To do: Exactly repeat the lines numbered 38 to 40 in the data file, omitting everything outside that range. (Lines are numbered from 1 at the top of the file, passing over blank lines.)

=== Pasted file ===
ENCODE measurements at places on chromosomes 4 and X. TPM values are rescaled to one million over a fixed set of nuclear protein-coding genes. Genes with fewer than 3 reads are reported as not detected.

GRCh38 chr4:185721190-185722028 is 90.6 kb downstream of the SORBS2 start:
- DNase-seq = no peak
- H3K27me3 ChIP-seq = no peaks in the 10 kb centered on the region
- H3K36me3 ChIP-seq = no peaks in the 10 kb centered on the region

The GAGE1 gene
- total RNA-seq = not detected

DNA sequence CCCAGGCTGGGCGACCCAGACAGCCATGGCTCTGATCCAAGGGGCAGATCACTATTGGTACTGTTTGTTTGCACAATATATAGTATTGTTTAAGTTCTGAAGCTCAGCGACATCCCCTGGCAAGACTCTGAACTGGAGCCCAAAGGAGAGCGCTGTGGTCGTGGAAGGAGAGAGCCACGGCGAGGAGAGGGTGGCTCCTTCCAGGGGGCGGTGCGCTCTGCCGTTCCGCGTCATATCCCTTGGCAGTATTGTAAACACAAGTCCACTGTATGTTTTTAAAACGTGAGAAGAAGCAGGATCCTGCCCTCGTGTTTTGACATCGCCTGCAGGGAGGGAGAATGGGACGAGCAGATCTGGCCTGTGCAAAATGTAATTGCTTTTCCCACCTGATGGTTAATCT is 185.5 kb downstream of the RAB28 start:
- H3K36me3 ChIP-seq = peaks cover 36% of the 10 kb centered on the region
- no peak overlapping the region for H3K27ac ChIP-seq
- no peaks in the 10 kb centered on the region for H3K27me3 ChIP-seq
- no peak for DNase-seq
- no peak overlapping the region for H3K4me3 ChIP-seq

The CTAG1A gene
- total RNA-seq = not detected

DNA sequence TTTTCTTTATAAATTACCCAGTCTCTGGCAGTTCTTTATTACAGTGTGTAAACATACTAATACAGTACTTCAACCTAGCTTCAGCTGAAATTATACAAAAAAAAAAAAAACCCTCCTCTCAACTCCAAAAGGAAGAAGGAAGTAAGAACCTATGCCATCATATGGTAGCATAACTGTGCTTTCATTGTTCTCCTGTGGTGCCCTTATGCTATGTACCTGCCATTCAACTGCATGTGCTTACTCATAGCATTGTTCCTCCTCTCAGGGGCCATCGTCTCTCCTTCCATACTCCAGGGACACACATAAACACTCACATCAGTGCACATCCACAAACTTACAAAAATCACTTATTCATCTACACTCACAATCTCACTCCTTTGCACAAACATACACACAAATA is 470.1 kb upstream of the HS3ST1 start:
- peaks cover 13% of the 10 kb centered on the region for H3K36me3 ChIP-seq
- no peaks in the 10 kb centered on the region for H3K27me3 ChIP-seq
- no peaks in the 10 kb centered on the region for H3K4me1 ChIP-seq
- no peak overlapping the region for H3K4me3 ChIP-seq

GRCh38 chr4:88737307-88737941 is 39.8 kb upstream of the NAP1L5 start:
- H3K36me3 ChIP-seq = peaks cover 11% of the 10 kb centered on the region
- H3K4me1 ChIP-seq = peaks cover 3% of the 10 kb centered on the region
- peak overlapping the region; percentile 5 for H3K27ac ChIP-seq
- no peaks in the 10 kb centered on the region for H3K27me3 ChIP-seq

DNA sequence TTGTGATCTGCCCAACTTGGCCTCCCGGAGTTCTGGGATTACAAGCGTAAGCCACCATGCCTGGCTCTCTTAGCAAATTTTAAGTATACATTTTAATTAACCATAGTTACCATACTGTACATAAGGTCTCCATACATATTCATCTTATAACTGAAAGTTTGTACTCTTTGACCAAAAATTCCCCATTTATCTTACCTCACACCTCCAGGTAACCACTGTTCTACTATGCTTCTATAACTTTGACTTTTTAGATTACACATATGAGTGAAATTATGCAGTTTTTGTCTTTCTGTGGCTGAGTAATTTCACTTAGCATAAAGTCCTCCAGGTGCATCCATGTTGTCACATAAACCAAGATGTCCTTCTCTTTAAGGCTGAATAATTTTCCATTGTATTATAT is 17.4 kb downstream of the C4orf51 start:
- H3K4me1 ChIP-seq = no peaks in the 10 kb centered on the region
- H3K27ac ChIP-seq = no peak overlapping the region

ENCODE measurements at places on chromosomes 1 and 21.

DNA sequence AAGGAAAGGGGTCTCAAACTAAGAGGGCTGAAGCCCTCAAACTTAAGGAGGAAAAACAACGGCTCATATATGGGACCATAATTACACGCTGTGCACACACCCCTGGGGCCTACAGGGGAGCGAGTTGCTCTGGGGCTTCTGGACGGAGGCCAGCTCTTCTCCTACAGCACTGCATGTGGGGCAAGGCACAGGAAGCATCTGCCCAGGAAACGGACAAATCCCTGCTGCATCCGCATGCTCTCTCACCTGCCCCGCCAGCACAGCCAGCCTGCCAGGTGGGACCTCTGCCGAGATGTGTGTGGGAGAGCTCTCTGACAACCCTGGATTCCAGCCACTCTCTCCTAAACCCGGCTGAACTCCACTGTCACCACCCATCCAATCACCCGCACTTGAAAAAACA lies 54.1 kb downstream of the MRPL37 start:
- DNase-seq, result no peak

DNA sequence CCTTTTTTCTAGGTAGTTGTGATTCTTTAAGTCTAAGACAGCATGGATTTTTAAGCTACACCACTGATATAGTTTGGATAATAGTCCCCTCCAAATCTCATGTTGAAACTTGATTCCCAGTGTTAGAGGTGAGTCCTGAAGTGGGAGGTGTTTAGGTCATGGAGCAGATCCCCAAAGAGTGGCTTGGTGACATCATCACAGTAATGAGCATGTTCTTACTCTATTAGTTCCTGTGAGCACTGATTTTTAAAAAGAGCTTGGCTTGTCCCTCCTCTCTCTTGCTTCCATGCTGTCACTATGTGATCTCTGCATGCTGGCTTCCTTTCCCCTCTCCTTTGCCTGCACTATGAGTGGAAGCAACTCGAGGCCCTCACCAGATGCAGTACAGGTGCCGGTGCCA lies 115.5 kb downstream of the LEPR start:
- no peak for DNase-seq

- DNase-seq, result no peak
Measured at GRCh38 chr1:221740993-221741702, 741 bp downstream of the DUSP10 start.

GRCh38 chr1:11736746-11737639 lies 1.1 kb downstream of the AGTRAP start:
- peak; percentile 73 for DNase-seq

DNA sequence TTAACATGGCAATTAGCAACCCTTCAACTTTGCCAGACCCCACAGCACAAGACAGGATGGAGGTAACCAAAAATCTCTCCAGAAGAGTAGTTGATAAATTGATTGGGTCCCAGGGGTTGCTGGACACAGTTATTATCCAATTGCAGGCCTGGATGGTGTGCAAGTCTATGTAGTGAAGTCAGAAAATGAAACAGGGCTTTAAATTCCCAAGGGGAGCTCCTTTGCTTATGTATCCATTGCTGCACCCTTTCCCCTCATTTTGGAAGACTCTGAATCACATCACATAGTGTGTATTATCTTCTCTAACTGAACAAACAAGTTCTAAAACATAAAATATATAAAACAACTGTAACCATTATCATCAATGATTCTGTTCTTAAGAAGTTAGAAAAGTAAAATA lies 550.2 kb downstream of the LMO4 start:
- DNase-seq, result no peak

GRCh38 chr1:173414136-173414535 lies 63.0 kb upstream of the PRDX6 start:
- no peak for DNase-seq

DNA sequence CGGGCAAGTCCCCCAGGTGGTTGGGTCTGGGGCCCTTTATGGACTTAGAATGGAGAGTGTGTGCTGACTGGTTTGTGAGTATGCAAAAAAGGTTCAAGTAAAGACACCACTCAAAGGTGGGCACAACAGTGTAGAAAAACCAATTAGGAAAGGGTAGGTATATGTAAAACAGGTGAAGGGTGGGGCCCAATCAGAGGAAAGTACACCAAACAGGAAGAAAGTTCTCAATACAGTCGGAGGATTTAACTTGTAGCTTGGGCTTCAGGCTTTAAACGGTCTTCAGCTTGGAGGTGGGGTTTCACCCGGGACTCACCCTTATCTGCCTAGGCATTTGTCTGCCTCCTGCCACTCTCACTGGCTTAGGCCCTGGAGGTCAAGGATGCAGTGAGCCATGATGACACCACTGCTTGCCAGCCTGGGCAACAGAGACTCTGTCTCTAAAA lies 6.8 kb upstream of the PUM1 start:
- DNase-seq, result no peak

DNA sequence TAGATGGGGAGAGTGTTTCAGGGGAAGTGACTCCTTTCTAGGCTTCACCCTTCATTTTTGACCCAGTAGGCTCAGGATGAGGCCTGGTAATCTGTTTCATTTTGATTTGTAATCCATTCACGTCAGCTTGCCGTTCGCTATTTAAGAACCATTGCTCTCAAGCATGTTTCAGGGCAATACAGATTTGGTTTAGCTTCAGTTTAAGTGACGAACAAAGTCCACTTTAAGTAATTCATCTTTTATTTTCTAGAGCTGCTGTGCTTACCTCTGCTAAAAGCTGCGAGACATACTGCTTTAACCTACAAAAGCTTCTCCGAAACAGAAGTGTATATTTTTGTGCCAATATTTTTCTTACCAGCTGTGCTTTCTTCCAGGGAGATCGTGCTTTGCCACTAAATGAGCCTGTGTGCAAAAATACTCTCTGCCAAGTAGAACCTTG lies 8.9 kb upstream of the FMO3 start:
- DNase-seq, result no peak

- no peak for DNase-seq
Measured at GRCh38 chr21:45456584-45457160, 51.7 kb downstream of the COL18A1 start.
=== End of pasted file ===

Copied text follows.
DNA sequence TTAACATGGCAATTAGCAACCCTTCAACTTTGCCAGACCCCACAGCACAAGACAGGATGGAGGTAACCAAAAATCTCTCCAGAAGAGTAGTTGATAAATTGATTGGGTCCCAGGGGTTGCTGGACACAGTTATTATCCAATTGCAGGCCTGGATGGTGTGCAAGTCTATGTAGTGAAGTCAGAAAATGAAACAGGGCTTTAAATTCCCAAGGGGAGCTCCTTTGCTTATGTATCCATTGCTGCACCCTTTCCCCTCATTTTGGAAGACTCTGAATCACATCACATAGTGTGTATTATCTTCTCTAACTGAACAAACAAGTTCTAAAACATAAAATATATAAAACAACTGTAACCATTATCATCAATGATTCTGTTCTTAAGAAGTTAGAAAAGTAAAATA lies 550.2 kb downstream of the LMO4 start:
- DNase-seq, result no peak

GRCh38 chr1:173414136-173414535 lies 63.0 kb upstream of the PRDX6 start: